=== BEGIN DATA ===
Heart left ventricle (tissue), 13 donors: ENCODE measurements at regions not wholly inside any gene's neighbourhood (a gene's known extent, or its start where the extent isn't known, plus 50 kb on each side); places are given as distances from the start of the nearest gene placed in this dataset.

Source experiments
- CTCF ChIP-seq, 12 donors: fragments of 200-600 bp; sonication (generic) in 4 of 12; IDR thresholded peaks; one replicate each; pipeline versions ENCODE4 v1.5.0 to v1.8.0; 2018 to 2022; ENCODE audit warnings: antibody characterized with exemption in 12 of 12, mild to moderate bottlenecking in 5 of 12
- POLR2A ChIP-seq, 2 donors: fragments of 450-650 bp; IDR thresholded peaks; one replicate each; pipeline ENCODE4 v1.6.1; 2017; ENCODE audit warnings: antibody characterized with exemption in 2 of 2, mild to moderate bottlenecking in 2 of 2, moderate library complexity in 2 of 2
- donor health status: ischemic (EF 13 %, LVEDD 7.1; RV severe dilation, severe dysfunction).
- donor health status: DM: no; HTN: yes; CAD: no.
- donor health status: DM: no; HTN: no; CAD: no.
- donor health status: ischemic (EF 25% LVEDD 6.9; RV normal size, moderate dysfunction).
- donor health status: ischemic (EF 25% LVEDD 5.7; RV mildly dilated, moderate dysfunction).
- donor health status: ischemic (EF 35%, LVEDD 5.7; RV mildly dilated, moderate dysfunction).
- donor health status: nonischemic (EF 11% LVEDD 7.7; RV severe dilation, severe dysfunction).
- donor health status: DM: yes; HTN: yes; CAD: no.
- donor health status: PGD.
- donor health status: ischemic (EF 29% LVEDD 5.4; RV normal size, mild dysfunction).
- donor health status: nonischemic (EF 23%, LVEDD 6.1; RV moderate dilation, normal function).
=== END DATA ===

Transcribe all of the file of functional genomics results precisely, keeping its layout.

Heart left ventricle (tissue), 13 donors: ENCODE measurements at regions not wholly inside any gene's neighbourhood (a gene's known extent, or its start where the extent isn't known, plus 50 kb on each side); places are given as distances from the start of the nearest gene placed in this dataset.

Source experiments
- CTCF ChIP-seq, 12 donors: fragments of 200-600 bp; sonication (generic) in 4 of 12; IDR thresholded peaks; one replicate each; pipeline versions ENCODE4 v1.5.0 to v1.8.0; 2018 to 2022; ENCODE audit warnings: antibody characterized with exemption in 12 of 12, mild to moderate bottlenecking in 5 of 12
- POLR2A ChIP-seq, 2 donors: fragments of 450-650 bp; IDR thresholded peaks; one replicate each; pipeline ENCODE4 v1.6.1; 2017; ENCODE audit warnings: antibody characterized with exemption in 2 of 2, mild to moderate bottlenecking in 2 of 2, moderate library complexity in 2 of 2
- donor health status: ischemic (EF 13 %, LVEDD 7.1; RV severe dilation, severe dysfunction).
- donor health status: DM: no; HTN: yes; CAD: no.
- donor health status: DM: no; HTN: no; CAD: no.
- donor health status: ischemic (EF 25% LVEDD 6.9; RV normal size, moderate dysfunction).
- donor health status: ischemic (EF 25% LVEDD 5.7; RV mildly dilated, moderate dysfunction).
- donor health status: ischemic (EF 35%, LVEDD 5.7; RV mildly dilated, moderate dysfunction).
- donor health status: nonischemic (EF 11% LVEDD 7.7; RV severe dilation, severe dysfunction).
- donor health status: DM: yes; HTN: yes; CAD: no.
- donor health status: PGD.
- donor health status: ischemic (EF 29% LVEDD 5.4; RV normal size, mild dysfunction).
- donor health status: nonischemic (EF 23%, LVEDD 6.1; RV moderate dilation, normal function).